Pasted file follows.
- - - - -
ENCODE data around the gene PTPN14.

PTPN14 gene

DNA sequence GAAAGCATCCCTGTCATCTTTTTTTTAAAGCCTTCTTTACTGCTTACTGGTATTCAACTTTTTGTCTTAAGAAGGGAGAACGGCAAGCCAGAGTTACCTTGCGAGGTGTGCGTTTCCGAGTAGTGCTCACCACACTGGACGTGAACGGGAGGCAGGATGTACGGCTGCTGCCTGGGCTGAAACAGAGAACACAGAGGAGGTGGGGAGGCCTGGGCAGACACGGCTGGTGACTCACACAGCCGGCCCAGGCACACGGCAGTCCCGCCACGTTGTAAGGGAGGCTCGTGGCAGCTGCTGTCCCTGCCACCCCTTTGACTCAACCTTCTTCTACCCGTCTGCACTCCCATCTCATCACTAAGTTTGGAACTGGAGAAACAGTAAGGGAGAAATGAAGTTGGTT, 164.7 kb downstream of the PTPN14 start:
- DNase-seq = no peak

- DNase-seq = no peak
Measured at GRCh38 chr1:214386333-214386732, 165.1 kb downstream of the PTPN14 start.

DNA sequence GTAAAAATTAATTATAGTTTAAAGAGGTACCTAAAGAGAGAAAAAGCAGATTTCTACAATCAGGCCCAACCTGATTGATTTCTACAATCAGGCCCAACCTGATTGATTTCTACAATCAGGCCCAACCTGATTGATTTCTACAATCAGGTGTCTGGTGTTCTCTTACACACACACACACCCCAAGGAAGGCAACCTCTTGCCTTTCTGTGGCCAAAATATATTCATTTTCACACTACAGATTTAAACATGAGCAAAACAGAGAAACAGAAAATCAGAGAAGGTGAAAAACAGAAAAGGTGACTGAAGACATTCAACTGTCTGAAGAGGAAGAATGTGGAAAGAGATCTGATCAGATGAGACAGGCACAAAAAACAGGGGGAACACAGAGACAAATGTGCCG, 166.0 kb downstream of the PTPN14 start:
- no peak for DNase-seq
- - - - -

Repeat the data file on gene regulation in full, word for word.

ENCODE data around the gene PTPN14.

PTPN14 gene

DNA sequence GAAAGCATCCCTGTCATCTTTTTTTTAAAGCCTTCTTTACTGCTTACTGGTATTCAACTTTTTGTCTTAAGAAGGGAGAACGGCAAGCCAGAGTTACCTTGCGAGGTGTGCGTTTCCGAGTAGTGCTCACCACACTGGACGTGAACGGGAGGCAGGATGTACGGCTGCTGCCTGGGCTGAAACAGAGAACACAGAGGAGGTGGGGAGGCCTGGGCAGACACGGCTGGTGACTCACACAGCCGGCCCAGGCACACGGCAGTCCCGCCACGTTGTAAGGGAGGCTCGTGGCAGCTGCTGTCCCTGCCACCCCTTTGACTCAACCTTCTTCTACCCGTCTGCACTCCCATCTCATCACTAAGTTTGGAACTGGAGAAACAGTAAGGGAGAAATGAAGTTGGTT, 164.7 kb downstream of the PTPN14 start:
- DNase-seq = no peak

- DNase-seq = no peak
Measured at GRCh38 chr1:214386333-214386732, 165.1 kb downstream of the PTPN14 start.

DNA sequence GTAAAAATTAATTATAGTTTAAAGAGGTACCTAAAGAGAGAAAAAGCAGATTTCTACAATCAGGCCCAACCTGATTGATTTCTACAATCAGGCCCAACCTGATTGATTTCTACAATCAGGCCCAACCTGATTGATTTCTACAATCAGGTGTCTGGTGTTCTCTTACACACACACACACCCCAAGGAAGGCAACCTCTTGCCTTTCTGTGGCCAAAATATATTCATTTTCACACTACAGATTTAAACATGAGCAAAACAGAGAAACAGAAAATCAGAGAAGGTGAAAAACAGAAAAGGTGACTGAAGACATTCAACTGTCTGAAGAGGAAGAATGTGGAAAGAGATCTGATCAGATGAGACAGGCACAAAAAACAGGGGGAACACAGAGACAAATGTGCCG, 166.0 kb downstream of the PTPN14 start:
- no peak for DNase-seq